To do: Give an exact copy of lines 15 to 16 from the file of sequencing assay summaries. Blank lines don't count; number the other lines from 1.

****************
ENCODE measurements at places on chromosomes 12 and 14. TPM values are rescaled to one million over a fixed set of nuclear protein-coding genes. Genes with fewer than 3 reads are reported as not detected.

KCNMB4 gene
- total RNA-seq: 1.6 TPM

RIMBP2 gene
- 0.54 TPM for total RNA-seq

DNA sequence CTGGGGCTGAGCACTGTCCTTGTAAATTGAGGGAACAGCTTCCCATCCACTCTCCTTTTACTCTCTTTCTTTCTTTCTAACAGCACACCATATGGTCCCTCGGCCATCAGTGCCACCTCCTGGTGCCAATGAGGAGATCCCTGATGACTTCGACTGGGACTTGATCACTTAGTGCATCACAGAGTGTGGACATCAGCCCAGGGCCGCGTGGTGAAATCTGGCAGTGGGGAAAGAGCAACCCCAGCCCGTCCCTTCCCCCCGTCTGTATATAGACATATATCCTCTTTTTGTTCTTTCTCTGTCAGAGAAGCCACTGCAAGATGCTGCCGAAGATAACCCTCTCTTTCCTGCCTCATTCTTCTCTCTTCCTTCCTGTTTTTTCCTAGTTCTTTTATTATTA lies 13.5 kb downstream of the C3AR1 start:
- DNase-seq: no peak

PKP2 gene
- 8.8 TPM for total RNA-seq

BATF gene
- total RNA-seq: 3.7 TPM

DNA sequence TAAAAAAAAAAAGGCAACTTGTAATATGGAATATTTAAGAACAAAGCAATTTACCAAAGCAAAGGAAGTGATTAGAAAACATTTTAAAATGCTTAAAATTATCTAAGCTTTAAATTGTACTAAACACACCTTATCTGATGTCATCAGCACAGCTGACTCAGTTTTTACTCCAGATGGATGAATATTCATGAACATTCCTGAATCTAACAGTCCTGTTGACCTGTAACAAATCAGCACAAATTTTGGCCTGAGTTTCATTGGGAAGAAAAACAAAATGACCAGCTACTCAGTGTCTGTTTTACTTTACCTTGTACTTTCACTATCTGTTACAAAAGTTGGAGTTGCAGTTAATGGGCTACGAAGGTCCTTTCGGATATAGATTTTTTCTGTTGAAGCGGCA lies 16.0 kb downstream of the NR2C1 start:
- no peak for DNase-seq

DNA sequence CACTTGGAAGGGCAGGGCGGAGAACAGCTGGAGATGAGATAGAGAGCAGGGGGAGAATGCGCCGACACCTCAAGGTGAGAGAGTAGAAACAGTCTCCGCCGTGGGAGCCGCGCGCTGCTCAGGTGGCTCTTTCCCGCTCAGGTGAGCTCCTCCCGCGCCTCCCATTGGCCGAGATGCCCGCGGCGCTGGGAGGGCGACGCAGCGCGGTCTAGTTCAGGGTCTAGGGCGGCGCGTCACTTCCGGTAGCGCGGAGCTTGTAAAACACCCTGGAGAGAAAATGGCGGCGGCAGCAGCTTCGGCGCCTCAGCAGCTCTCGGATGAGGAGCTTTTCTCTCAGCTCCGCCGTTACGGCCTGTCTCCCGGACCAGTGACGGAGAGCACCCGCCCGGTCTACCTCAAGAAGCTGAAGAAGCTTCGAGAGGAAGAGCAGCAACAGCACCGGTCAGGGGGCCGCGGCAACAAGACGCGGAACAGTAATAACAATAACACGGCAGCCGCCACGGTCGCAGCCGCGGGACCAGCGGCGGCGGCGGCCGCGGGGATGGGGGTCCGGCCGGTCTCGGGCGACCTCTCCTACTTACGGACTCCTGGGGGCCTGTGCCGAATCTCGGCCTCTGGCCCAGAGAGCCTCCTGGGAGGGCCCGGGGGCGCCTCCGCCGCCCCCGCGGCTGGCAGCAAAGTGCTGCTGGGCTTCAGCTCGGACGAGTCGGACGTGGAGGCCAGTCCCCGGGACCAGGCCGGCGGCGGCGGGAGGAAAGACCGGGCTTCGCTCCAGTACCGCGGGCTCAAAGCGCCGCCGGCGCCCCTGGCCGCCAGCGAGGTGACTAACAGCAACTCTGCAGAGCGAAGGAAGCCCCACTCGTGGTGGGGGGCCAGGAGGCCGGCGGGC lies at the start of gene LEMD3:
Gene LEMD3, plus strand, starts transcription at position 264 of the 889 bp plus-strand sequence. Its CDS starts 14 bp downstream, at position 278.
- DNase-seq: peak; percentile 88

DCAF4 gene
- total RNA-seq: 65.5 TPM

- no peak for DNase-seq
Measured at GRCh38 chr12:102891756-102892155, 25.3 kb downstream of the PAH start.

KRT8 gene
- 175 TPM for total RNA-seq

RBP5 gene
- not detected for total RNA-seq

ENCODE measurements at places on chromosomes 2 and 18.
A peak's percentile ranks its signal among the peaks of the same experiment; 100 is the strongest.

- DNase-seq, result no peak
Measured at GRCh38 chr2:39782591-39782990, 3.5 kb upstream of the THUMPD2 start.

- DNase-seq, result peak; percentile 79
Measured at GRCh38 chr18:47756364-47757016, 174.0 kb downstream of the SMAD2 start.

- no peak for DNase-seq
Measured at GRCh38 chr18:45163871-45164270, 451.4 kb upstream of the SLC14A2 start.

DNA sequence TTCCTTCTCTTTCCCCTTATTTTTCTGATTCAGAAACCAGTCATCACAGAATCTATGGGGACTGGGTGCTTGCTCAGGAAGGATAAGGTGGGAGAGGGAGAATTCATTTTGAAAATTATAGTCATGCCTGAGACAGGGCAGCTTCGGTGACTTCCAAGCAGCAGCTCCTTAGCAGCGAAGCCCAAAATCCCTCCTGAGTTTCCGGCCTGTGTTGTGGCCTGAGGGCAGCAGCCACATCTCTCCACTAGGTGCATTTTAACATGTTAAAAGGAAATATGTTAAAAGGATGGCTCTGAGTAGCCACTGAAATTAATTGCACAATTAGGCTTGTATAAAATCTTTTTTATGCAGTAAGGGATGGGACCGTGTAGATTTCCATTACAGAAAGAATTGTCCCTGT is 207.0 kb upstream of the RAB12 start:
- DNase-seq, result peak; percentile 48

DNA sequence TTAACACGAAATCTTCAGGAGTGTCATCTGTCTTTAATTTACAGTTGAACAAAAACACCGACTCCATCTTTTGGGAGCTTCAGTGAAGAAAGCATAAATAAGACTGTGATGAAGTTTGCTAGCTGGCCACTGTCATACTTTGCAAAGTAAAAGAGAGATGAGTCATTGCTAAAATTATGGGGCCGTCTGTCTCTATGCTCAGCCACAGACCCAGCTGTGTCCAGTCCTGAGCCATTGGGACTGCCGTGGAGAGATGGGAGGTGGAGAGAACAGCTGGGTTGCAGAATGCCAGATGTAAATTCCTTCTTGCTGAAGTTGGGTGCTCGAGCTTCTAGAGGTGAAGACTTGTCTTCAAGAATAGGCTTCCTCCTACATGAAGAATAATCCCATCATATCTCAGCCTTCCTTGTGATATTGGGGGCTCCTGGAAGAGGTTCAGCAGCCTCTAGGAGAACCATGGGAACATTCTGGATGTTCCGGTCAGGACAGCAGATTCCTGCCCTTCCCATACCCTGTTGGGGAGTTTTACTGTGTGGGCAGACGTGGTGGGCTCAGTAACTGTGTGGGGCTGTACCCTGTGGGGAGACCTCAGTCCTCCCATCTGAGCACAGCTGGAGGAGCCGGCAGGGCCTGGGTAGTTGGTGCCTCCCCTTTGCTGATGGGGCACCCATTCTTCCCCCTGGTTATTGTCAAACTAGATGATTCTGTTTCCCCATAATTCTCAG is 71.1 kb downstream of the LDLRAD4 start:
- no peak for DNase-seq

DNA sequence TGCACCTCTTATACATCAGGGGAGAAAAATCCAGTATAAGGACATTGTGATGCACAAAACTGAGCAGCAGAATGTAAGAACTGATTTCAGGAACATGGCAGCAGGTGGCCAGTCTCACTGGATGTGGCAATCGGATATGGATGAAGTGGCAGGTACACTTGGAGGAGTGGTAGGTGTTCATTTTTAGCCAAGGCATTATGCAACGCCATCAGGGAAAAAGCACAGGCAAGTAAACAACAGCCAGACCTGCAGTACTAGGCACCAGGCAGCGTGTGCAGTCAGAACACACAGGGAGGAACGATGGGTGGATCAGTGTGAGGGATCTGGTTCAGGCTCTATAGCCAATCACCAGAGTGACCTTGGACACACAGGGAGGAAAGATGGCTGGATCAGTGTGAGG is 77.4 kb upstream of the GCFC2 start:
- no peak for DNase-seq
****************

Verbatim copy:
Gene LEMD3, plus strand, starts transcription at position 264 of the 889 bp plus-strand sequence. Its CDS starts 14 bp downstream, at position 278.
- DNase-seq: peak; percentile 88